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Using Drones to Monitor Salt Marsh Shorelines

Plum Island Estuary, MA, UAS imagery. Yellow dots: Marsh scarp from MEED, red line: Unvegetated/vegetated line from MEIP, green line: Digitized edge of vegetation. The challenge in determining the location of shoreline with the heads-up digitization can be seen in the lower half of the image where the operator selected a somewhat subjective marsh shoreline, MEED method identified the maximum slope, and MEIP method identified a location somewhere between the two.

Conservation

Using Drones to Monitor Salt Marsh Shorelines

Drones are now a vital tool in assessing the health of salt marshes which are crucial for the ecosystem. Salt marshes provide a critical habitat for many species, decrease storm surge by attenuating waves, improve ecosystem health by cycling nutrients and they sequester carbon. The threat to a healthy existence of salt marshes comes from anthropogenic factors, sea level rise and sediment deficits and can also be influenced by plant–herbivore interactions.

Given the substantial ecosystem services provided by marshes, it is important to be able to measure their extent and seaward edge at high temporal and spatial resolutions. While for individual marsh complexes, un-vegetated and vegetated areas are identified in order to compute actual marsh coverage, use of remote sensing to track the seaward edge along salt marsh shorelines is less evolved.

The shoreline is now often defined as the mean high water (MHW) elevation and is often extracted from light detection and ranging (LIDAR) elevation data. MHW elevations can be found in or calculated with the VDatum tool. The elevation along these transects is found from LIDAR (or other elevation) data and then the location of the MHW elevation is found on each transect. This leads to a datum-based, objective, and reproducible shoreline. Consistent estimates of shoreline change can then be calculated along these transects.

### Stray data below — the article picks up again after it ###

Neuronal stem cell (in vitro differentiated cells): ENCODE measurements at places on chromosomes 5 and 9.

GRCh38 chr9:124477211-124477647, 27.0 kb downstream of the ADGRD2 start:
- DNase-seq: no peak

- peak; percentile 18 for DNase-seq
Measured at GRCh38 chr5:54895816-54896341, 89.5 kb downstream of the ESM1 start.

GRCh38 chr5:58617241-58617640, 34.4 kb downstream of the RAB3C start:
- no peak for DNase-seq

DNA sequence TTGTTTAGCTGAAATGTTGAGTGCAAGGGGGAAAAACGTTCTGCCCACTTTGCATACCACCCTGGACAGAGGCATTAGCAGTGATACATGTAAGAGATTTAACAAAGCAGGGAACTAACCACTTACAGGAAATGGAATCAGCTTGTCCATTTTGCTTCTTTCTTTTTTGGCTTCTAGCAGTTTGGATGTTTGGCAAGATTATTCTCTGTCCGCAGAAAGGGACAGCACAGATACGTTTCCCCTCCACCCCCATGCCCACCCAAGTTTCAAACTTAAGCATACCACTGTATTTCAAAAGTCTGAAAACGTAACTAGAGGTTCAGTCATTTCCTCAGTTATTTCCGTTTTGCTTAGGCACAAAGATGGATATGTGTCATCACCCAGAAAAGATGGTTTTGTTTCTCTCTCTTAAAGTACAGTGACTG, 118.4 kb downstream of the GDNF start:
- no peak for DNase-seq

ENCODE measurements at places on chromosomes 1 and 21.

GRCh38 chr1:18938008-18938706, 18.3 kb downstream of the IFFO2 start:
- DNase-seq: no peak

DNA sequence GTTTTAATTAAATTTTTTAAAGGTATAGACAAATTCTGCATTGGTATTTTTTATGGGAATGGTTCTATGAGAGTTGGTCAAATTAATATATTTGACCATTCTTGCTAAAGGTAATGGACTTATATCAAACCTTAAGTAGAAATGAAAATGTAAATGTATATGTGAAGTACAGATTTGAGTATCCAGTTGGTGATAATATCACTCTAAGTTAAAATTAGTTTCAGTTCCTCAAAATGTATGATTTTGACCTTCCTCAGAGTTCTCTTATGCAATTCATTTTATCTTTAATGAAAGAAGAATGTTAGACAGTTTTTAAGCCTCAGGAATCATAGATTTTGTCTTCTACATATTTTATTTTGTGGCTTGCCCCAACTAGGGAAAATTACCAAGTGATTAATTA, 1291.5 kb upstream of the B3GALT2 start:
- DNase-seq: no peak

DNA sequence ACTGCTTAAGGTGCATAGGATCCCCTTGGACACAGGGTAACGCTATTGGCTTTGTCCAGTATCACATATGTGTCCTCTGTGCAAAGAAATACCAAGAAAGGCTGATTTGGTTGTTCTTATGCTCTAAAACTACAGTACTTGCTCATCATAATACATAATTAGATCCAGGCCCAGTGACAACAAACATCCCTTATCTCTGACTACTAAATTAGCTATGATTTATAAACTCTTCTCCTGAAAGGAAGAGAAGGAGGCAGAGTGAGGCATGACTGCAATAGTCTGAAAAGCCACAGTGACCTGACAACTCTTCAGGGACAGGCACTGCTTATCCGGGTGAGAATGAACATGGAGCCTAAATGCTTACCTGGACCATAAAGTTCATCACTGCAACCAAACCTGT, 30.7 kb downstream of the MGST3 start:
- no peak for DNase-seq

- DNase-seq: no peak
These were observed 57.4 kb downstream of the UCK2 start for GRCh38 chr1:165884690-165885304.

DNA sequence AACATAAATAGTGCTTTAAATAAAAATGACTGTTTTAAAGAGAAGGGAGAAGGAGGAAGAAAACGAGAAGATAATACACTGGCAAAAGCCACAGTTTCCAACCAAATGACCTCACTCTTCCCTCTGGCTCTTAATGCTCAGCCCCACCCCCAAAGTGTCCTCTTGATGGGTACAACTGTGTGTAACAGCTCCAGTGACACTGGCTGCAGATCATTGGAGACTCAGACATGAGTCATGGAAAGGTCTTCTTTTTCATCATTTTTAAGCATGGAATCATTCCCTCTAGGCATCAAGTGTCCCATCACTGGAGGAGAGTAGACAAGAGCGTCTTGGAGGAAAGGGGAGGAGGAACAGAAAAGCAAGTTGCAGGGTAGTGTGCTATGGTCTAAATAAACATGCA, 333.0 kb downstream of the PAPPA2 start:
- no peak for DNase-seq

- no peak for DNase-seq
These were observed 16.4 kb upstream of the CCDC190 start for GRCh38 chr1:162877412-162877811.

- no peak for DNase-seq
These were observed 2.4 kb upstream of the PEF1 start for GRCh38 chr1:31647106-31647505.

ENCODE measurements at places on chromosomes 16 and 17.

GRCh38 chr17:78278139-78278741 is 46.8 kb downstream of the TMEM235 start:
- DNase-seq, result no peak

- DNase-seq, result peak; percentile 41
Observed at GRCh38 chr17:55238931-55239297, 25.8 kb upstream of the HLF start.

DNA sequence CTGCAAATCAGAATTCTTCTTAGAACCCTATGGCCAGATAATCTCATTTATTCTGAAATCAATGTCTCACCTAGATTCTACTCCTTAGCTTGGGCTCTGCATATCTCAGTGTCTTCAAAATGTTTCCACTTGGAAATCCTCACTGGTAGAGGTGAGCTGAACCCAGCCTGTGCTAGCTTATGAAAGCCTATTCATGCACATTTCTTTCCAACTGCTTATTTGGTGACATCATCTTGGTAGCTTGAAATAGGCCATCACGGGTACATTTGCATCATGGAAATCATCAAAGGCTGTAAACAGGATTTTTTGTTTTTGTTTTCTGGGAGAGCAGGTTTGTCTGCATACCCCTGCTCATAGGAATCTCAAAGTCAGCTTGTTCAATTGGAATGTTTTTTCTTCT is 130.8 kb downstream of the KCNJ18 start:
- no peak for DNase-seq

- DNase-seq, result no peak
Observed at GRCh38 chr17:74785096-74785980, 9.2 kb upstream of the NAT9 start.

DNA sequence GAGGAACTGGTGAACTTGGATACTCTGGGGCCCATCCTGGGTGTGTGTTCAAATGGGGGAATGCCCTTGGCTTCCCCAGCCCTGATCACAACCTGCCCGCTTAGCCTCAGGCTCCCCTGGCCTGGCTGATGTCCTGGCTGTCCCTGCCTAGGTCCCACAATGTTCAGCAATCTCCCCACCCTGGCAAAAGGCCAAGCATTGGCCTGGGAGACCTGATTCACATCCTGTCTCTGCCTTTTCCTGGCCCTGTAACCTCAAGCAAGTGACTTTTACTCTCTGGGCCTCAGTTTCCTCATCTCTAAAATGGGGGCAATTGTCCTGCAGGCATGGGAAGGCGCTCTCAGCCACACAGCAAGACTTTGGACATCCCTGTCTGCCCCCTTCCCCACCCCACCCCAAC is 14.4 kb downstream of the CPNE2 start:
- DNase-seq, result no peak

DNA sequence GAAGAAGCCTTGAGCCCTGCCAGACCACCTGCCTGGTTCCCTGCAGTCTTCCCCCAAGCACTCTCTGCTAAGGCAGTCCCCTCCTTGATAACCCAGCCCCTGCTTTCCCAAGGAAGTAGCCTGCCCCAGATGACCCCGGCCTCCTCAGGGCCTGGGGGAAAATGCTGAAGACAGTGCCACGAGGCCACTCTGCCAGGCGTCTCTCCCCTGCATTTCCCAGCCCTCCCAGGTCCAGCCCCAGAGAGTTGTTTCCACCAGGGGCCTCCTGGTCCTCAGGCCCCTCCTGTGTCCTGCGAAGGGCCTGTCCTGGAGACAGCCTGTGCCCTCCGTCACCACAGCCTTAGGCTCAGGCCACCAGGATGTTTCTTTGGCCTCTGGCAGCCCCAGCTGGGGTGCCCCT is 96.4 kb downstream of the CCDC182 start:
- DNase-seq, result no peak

Figure 1. (a) Coastal Massachusetts, (b) Broad Meadows Marsh in Quincy, (c) Brant Island Cove in Buzzards Bay, (d) Pleasant Bay in Orleans. Yellow line in (b–d) shows marsh scarp from marsh edge from elevation data (MEED) using lidar data. Imagery from the U.S. Geological Survey (USGS).

Figure 1. (a) Coastal Massachusetts, (b) Broad Meadows Marsh in Quincy, (c) Brant Island Cove in Buzzards Bay, (d) Pleasant Bay in Orleans. Yellow line in (b–d) shows marsh scarp from marsh edge from elevation data (MEED) using lidar data. Imagery from the U.S. Geological Survey (USGS).

Use of UAV in Study Methods: